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Molecular Physics seminar

Titan and Enceladus Composition measured with Cassini INMS and CAPS: Implications for the formation and evolution of the Saturn system

by J. Hunter Waite (South West Research Institute, USA)

FA31 ()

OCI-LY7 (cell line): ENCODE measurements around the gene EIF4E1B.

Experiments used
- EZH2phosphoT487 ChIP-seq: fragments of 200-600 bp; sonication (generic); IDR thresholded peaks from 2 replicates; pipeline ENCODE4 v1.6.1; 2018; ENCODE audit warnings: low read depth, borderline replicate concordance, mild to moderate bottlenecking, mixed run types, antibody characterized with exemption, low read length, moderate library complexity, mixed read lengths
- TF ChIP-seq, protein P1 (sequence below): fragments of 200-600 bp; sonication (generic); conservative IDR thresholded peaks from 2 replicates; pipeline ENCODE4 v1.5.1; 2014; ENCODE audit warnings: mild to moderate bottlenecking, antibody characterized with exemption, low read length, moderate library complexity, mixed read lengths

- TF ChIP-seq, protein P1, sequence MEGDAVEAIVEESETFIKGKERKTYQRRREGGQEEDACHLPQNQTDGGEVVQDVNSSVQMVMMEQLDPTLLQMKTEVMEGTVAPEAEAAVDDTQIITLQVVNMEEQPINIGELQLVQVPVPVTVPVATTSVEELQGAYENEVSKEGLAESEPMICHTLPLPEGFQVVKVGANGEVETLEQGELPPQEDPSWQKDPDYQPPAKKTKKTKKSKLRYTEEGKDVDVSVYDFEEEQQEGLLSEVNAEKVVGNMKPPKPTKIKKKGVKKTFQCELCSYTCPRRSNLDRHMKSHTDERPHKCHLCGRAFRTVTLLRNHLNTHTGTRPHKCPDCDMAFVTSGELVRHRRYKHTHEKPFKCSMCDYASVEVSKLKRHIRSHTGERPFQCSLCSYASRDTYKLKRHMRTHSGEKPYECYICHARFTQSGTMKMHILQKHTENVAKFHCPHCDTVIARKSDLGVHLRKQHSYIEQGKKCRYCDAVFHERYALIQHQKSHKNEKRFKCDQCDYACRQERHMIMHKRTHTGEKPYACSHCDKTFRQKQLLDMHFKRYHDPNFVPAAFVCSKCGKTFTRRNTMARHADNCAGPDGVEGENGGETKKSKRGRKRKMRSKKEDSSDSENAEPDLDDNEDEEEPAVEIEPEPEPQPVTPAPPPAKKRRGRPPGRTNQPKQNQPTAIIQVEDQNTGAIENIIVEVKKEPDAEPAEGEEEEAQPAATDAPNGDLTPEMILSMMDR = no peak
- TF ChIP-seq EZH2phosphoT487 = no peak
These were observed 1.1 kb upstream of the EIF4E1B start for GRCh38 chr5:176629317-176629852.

The Cassini Ion Neutral Mass Spectrometer (Cassini INMS) continues to return a wealth of information about the Saturn satellites, Titan and Enceladus. Earlier data from Titan indicated an unanticipated organic complexity in the upper atmosphere. Ion-neutral chemistry plays a key role in the reaction mechanisms that lead to this organic complexity as evidenced by the abundance of high molecular weight positive and negative ions observed by the Cassini Plasma Spectrometer (CAPS). Recent results from Enceladus also indicate an unanticipated organic complexity in the plume gases emanating from the interior that is quite different from that at Titan. The organic composition indicates both primordial organics similar to those seen in comets, as well as olefins that may be the result of Fischer-Tropsch (F-T) reactions in the interior. The existence of F-T chemistry is consistent with the measureable presence of 40Ar and ammonia and is further evidence of a liquid interior. A D/H ratio from water vapor that is similar to the long period comets Halley and Hale-Bopp speaks to the origin and formation of icy bodies in the outer solar system. The measured ratio of D/H of 3 x 10-4 is consistent with the recent Composite Infrared Spectrometer (CIRS) measurements of D/H in methane at Titan suggesting a similar origin for the materials that make up these two Saturn moons. Compositional measurements from both moons suggest an icy origin in the outer solar system followed by a partial devolatization in the Saturn nebula with loss of N2 and CO, but retention of primordial CH4 as recently reported in separate papers by Mousis et al. and Glein et al. in Icarus (see online papers).